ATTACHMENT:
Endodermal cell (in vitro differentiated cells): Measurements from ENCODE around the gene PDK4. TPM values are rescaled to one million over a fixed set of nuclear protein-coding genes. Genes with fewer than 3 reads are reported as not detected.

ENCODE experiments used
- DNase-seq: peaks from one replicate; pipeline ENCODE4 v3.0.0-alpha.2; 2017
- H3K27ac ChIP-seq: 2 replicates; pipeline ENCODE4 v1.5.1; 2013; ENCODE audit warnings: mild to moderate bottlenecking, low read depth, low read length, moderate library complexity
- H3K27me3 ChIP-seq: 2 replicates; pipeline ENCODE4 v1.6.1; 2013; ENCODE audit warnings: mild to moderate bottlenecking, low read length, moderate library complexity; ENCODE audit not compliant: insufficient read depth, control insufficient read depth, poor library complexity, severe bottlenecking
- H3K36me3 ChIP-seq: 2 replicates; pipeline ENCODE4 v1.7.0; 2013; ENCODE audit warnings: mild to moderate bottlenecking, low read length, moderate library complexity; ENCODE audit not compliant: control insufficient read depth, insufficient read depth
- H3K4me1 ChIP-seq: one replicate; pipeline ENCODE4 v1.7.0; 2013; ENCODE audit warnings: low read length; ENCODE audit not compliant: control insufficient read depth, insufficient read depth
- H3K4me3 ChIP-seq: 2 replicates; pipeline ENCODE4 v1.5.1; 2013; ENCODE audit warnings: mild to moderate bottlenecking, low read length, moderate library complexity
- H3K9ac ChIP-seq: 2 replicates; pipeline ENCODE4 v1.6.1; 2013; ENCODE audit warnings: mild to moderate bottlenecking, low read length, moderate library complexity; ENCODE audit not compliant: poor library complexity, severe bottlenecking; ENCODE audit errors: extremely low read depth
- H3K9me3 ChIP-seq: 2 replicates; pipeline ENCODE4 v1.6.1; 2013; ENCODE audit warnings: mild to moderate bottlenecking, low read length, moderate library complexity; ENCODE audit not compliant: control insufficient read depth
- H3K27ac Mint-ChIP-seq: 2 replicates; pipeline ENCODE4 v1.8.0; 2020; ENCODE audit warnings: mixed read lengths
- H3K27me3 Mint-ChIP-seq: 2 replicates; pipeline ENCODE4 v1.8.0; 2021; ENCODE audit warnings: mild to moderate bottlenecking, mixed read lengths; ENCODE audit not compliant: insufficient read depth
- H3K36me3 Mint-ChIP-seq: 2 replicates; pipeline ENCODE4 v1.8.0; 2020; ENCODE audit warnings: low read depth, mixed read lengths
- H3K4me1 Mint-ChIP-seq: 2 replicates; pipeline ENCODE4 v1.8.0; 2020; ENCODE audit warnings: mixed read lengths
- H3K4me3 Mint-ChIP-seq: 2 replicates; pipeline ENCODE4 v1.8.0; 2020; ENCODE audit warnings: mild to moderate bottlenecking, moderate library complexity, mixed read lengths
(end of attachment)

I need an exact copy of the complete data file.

Endodermal cell (in vitro differentiated cells): Measurements from ENCODE around the gene PDK4. TPM values are rescaled to one million over a fixed set of nuclear protein-coding genes. Genes with fewer than 3 reads are reported as not detected.

ENCODE experiments used
- DNase-seq: peaks from one replicate; pipeline ENCODE4 v3.0.0-alpha.2; 2017
- H3K27ac ChIP-seq: 2 replicates; pipeline ENCODE4 v1.5.1; 2013; ENCODE audit warnings: mild to moderate bottlenecking, low read depth, low read length, moderate library complexity
- H3K27me3 ChIP-seq: 2 replicates; pipeline ENCODE4 v1.6.1; 2013; ENCODE audit warnings: mild to moderate bottlenecking, low read length, moderate library complexity; ENCODE audit not compliant: insufficient read depth, control insufficient read depth, poor library complexity, severe bottlenecking
- H3K36me3 ChIP-seq: 2 replicates; pipeline ENCODE4 v1.7.0; 2013; ENCODE audit warnings: mild to moderate bottlenecking, low read length, moderate library complexity; ENCODE audit not compliant: control insufficient read depth, insufficient read depth
- H3K4me1 ChIP-seq: one replicate; pipeline ENCODE4 v1.7.0; 2013; ENCODE audit warnings: low read length; ENCODE audit not compliant: control insufficient read depth, insufficient read depth
- H3K4me3 ChIP-seq: 2 replicates; pipeline ENCODE4 v1.5.1; 2013; ENCODE audit warnings: mild to moderate bottlenecking, low read length, moderate library complexity
- H3K9ac ChIP-seq: 2 replicates; pipeline ENCODE4 v1.6.1; 2013; ENCODE audit warnings: mild to moderate bottlenecking, low read length, moderate library complexity; ENCODE audit not compliant: poor library complexity, severe bottlenecking; ENCODE audit errors: extremely low read depth
- H3K9me3 ChIP-seq: 2 replicates; pipeline ENCODE4 v1.6.1; 2013; ENCODE audit warnings: mild to moderate bottlenecking, low read length, moderate library complexity; ENCODE audit not compliant: control insufficient read depth
- H3K27ac Mint-ChIP-seq: 2 replicates; pipeline ENCODE4 v1.8.0; 2020; ENCODE audit warnings: mixed read lengths
- H3K27me3 Mint-ChIP-seq: 2 replicates; pipeline ENCODE4 v1.8.0; 2021; ENCODE audit warnings: mild to moderate bottlenecking, mixed read lengths; ENCODE audit not compliant: insufficient read depth
- H3K36me3 Mint-ChIP-seq: 2 replicates; pipeline ENCODE4 v1.8.0; 2020; ENCODE audit warnings: low read depth, mixed read lengths
- H3K4me1 Mint-ChIP-seq: 2 replicates; pipeline ENCODE4 v1.8.0; 2020; ENCODE audit warnings: mixed read lengths
- H3K4me3 Mint-ChIP-seq: 2 replicates; pipeline ENCODE4 v1.8.0; 2020; ENCODE audit warnings: mild to moderate bottlenecking, moderate library complexity, mixed read lengths